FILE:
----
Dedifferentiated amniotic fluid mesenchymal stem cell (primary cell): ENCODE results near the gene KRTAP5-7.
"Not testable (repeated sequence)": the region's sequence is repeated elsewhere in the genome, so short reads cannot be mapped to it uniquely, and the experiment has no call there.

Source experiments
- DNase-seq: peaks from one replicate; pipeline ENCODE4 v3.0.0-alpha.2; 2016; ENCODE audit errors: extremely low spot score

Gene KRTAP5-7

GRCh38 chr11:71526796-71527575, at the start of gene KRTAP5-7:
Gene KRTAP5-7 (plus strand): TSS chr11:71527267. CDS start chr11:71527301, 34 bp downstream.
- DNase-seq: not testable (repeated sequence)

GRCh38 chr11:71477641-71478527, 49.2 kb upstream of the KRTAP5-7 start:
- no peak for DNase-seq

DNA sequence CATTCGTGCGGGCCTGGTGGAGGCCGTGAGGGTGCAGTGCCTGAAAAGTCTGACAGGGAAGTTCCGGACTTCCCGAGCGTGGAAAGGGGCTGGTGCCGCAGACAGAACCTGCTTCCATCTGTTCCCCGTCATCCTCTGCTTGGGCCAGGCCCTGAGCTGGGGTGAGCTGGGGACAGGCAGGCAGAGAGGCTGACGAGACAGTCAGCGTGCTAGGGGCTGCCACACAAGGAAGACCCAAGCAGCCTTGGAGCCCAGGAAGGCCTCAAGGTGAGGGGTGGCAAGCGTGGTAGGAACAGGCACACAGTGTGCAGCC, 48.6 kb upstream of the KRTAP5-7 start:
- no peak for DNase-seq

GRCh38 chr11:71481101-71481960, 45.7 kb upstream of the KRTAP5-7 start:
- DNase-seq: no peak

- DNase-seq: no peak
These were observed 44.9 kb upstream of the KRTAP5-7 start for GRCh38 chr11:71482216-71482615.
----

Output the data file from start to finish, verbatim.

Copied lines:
Dedifferentiated amniotic fluid mesenchymal stem cell (primary cell): ENCODE results near the gene KRTAP5-7.
"Not testable (repeated sequence)": the region's sequence is repeated elsewhere in the genome, so short reads cannot be mapped to it uniquely, and the experiment has no call there.

Source experiments
- DNase-seq: peaks from one replicate; pipeline ENCODE4 v3.0.0-alpha.2; 2016; ENCODE audit errors: extremely low spot score

Gene KRTAP5-7

GRCh38 chr11:71526796-71527575, at the start of gene KRTAP5-7:
Gene KRTAP5-7 (plus strand): TSS chr11:71527267. CDS start chr11:71527301, 34 bp downstream.
- DNase-seq: not testable (repeated sequence)

GRCh38 chr11:71477641-71478527, 49.2 kb upstream of the KRTAP5-7 start:
- no peak for DNase-seq

DNA sequence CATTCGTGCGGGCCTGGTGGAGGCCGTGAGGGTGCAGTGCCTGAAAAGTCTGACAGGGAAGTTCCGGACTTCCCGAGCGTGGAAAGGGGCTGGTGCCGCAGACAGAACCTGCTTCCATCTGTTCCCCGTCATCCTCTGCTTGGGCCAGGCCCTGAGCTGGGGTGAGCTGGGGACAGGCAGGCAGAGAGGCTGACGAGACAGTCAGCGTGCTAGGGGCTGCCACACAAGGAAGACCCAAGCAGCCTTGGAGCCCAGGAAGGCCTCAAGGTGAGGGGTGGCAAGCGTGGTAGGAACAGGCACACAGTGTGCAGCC, 48.6 kb upstream of the KRTAP5-7 start:
- no peak for DNase-seq

GRCh38 chr11:71481101-71481960, 45.7 kb upstream of the KRTAP5-7 start:
- DNase-seq: no peak

- DNase-seq: no peak
These were observed 44.9 kb upstream of the KRTAP5-7 start for GRCh38 chr11:71482216-71482615.